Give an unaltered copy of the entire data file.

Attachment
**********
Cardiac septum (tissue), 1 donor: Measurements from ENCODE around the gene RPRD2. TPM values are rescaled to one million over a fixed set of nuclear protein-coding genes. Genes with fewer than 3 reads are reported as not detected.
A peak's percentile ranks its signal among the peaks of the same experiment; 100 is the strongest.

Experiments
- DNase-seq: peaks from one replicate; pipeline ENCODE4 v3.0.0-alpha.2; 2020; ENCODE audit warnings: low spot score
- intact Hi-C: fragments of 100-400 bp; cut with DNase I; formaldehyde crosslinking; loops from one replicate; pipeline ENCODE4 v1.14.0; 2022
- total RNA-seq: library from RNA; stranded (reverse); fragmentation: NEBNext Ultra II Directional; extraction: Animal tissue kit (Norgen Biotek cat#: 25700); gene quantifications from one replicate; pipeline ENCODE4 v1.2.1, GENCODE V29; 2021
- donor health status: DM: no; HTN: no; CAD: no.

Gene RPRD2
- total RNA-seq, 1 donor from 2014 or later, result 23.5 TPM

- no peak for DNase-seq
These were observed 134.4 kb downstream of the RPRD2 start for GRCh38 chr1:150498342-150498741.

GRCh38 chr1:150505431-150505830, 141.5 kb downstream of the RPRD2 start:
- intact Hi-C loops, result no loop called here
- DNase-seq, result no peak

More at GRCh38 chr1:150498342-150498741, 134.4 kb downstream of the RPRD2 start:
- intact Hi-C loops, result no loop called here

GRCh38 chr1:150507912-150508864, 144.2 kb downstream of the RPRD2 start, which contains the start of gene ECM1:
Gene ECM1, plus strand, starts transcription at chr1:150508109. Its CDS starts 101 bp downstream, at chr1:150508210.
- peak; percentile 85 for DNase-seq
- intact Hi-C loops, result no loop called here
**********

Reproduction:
Cardiac septum (tissue), 1 donor: Measurements from ENCODE around the gene RPRD2. TPM values are rescaled to one million over a fixed set of nuclear protein-coding genes. Genes with fewer than 3 reads are reported as not detected.
A peak's percentile ranks its signal among the peaks of the same experiment; 100 is the strongest.

Experiments
- DNase-seq: peaks from one replicate; pipeline ENCODE4 v3.0.0-alpha.2; 2020; ENCODE audit warnings: low spot score
- intact Hi-C: fragments of 100-400 bp; cut with DNase I; formaldehyde crosslinking; loops from one replicate; pipeline ENCODE4 v1.14.0; 2022
- total RNA-seq: library from RNA; stranded (reverse); fragmentation: NEBNext Ultra II Directional; extraction: Animal tissue kit (Norgen Biotek cat#: 25700); gene quantifications from one replicate; pipeline ENCODE4 v1.2.1, GENCODE V29; 2021
- donor health status: DM: no; HTN: no; CAD: no.

Gene RPRD2
- total RNA-seq, 1 donor from 2014 or later, result 23.5 TPM

- no peak for DNase-seq
These were observed 134.4 kb downstream of the RPRD2 start for GRCh38 chr1:150498342-150498741.

GRCh38 chr1:150505431-150505830, 141.5 kb downstream of the RPRD2 start:
- intact Hi-C loops, result no loop called here
- DNase-seq, result no peak

More at GRCh38 chr1:150498342-150498741, 134.4 kb downstream of the RPRD2 start:
- intact Hi-C loops, result no loop called here

GRCh38 chr1:150507912-150508864, 144.2 kb downstream of the RPRD2 start, which contains the start of gene ECM1:
Gene ECM1, plus strand, starts transcription at chr1:150508109. Its CDS starts 101 bp downstream, at chr1:150508210.
- peak; percentile 85 for DNase-seq
- intact Hi-C loops, result no loop called here